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With some difficulty, the coffin is lifted onto the back of a truck. On the way to the burial site, it doubles as a table for things that will be needed at the burial and as a chair for mourners to sit on. The paper thrown into the wind is part of a borrowed Chinese ritual to ensure happiness in the afterlife.<br />
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On April 27, Mrs Mool Klatalay was savagely beaten by her drunken husband. The beating took place in the hovel where Mool lived in a small sea gypsy village in southern Thailand's Phang Nga province. Villagers heard her screams, but no one intervened. No one took her to hospital. She died at home 48 hours later, after losing four pints of blood through internal bleeding. She leaves two sons, aged 19 and 12, and a daughter, aged 3.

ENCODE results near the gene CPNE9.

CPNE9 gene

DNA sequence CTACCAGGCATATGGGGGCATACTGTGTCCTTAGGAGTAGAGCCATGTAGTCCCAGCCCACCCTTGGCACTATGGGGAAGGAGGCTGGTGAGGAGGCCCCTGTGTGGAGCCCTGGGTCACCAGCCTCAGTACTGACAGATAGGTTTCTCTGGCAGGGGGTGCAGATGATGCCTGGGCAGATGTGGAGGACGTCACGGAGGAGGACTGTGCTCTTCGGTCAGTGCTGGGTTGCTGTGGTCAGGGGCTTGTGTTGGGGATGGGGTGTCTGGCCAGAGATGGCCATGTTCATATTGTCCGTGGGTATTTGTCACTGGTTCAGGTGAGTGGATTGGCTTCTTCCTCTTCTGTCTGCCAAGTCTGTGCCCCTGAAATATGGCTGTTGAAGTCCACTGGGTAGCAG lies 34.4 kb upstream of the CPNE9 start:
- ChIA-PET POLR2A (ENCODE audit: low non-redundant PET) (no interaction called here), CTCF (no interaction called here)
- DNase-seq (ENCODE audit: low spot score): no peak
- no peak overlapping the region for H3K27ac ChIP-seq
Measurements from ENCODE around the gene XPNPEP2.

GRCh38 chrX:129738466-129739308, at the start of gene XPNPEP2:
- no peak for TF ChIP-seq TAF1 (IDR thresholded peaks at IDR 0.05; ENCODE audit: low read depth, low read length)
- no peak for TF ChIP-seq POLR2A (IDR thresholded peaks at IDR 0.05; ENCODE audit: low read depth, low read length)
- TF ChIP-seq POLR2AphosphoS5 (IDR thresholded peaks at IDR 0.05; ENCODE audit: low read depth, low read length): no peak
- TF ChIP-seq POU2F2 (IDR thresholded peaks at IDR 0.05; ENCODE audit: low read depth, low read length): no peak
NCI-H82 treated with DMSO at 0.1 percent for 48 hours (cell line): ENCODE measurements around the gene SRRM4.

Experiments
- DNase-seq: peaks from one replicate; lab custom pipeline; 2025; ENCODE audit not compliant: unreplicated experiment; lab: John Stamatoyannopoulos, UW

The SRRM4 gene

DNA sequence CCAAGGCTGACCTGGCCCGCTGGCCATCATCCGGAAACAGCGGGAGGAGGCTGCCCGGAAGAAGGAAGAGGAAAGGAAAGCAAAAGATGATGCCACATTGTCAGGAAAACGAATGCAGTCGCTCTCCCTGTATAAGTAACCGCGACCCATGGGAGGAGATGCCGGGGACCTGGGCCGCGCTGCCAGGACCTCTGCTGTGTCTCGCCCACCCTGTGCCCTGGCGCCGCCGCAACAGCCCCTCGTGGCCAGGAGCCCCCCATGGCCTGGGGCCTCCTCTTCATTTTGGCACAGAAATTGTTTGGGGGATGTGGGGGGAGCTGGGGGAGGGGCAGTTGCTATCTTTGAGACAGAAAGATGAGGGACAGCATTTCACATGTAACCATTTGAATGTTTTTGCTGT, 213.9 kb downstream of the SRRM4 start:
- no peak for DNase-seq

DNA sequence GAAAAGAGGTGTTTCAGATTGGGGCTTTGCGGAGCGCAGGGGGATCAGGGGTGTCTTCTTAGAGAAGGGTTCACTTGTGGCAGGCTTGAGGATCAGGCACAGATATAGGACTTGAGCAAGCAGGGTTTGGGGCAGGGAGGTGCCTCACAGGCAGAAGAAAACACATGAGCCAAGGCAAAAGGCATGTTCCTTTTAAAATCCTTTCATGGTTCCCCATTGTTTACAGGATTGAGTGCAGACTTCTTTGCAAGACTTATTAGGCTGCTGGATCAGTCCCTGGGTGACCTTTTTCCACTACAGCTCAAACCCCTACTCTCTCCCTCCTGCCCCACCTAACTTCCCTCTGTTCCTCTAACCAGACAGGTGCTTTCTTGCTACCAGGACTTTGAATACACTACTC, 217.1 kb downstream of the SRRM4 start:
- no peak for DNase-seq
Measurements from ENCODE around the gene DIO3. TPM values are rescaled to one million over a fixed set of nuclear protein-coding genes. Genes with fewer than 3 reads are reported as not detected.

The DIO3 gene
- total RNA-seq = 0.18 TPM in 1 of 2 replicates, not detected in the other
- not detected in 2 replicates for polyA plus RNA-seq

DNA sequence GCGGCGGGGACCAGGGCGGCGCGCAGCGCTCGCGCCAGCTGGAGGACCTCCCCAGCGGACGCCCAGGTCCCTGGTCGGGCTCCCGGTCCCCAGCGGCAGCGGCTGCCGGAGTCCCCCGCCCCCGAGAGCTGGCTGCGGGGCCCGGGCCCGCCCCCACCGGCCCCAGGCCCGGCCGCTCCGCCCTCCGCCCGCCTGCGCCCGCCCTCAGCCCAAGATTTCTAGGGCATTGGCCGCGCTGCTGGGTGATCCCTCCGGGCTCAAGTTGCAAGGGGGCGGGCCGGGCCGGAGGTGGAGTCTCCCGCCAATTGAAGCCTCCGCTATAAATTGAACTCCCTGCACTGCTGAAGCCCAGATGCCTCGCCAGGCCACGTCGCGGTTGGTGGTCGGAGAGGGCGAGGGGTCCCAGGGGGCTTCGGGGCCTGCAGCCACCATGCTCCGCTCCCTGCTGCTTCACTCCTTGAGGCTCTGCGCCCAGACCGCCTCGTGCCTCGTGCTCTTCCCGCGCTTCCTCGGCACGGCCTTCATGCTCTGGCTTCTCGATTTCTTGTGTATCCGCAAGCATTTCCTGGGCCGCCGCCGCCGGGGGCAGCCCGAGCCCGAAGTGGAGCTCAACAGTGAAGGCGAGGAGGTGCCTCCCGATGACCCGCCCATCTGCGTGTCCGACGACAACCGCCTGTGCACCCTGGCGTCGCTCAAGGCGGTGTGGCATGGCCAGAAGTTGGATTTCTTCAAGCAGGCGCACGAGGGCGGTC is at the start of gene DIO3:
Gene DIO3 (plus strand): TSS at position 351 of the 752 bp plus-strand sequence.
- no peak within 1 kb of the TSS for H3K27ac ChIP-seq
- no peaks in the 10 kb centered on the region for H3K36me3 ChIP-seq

With some difficulty, the coffin is lifted onto the back of a truck. On the way to the burial site, it doubles as a table for things that will be needed at the burial and as a chair for mourners to sit on. The paper thrown into the wind is part of a borrowed Chinese ritual to ensure happiness in the afterlife.

On April 27, Mrs Mool Klatalay was savagely beaten by her drunken husband. The beating took place in the hovel where Mool lived in a small sea gypsy village in southern...
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Copyright Rob Few